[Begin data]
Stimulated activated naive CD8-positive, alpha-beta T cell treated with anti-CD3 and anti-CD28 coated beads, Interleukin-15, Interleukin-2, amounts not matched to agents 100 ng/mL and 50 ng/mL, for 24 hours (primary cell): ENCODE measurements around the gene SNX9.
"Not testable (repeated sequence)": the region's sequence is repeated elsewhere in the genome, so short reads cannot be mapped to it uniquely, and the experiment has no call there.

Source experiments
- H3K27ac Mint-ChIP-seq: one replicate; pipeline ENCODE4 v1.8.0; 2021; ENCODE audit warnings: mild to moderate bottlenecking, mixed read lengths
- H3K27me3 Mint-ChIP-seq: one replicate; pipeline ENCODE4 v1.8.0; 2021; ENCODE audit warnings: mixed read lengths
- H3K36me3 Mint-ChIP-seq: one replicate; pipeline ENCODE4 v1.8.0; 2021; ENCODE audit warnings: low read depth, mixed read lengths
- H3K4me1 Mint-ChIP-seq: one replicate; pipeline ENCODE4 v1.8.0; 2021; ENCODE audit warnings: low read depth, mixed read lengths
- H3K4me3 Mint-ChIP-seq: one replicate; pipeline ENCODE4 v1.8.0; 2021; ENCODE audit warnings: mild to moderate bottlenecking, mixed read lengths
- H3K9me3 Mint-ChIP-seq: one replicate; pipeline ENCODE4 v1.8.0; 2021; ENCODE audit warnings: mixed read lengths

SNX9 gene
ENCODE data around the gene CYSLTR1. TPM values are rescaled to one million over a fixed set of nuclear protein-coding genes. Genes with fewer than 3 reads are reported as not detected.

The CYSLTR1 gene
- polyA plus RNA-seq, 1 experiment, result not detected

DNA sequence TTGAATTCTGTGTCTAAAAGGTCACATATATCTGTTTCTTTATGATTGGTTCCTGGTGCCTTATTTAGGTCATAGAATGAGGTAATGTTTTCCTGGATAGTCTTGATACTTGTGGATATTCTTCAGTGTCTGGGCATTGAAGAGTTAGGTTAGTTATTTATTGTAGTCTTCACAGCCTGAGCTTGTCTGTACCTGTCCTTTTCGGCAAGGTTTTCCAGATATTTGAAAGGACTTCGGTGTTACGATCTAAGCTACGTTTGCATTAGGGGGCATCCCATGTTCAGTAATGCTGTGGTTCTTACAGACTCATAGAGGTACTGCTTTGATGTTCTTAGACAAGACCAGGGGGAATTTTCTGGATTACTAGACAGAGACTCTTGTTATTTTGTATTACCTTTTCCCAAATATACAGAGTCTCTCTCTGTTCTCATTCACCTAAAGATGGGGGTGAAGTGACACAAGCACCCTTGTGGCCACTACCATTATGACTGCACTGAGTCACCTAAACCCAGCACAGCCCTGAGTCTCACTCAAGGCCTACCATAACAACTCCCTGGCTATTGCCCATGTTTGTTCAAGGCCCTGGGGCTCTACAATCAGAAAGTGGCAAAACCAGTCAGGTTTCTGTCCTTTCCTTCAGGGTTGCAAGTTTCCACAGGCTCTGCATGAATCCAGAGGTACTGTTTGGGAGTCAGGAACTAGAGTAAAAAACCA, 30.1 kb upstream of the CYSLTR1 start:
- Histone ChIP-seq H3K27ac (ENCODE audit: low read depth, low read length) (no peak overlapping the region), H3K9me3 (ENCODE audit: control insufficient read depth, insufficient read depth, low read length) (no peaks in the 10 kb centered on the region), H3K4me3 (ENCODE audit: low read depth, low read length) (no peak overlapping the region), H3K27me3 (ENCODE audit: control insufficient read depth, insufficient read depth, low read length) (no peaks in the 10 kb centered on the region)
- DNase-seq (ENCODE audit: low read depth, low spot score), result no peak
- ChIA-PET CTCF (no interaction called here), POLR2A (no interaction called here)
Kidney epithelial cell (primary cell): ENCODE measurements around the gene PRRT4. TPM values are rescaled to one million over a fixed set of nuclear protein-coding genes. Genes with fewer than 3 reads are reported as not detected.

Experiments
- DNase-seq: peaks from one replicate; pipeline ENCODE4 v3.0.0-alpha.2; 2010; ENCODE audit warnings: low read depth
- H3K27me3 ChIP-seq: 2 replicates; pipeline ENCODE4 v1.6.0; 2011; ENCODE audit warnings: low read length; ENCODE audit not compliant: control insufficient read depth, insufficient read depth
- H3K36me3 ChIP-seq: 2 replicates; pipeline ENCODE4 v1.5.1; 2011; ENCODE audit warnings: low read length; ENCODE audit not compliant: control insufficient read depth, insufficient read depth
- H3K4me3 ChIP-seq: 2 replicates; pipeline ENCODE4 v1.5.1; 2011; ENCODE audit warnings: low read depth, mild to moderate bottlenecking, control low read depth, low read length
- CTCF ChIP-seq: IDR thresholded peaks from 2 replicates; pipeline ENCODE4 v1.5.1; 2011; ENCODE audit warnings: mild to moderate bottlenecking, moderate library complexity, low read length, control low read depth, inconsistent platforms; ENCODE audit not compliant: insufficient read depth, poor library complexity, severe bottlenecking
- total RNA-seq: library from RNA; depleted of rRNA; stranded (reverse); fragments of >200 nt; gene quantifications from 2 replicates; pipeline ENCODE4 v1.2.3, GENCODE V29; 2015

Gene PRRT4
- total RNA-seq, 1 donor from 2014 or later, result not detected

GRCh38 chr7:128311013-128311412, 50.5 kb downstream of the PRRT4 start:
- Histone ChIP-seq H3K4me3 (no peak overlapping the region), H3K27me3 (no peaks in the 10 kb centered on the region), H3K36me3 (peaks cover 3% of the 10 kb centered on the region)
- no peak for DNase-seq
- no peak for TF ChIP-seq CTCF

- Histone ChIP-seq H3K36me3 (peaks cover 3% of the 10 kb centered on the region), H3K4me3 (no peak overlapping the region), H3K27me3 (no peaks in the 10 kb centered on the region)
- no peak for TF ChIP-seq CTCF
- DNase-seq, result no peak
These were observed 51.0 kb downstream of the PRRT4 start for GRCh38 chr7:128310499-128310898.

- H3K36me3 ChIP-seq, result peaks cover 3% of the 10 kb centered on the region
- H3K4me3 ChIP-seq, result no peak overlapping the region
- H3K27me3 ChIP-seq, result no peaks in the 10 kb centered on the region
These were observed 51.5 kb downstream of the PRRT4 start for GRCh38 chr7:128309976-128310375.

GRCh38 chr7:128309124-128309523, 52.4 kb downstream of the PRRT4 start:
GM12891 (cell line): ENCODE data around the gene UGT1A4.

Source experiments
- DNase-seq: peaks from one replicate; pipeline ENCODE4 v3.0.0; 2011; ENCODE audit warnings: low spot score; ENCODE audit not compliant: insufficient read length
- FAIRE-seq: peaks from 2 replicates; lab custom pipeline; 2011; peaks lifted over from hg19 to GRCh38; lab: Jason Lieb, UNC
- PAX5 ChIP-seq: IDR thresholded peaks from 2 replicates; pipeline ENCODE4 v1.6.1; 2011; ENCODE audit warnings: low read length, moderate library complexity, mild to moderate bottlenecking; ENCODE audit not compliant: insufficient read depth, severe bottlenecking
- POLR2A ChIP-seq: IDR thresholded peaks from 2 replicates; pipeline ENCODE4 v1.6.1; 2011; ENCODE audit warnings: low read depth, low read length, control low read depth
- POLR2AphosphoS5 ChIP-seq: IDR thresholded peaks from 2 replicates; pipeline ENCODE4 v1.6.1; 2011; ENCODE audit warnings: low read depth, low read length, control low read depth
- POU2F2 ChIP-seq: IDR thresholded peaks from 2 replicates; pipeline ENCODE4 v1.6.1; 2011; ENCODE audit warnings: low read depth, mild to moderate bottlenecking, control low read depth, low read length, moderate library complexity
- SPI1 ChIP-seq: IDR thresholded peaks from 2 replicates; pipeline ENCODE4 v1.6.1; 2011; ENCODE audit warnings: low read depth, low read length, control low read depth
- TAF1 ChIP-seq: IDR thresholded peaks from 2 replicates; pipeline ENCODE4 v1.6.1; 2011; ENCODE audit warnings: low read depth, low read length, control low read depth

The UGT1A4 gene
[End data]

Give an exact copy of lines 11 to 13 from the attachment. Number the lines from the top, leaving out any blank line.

ENCODE data around the gene CYSLTR1. TPM values are rescaled to one million over a fixed set of nuclear protein-coding genes. Genes with fewer than 3 reads are reported as not detected.

The CYSLTR1 gene
- polyA plus RNA-seq, 1 experiment, result not detected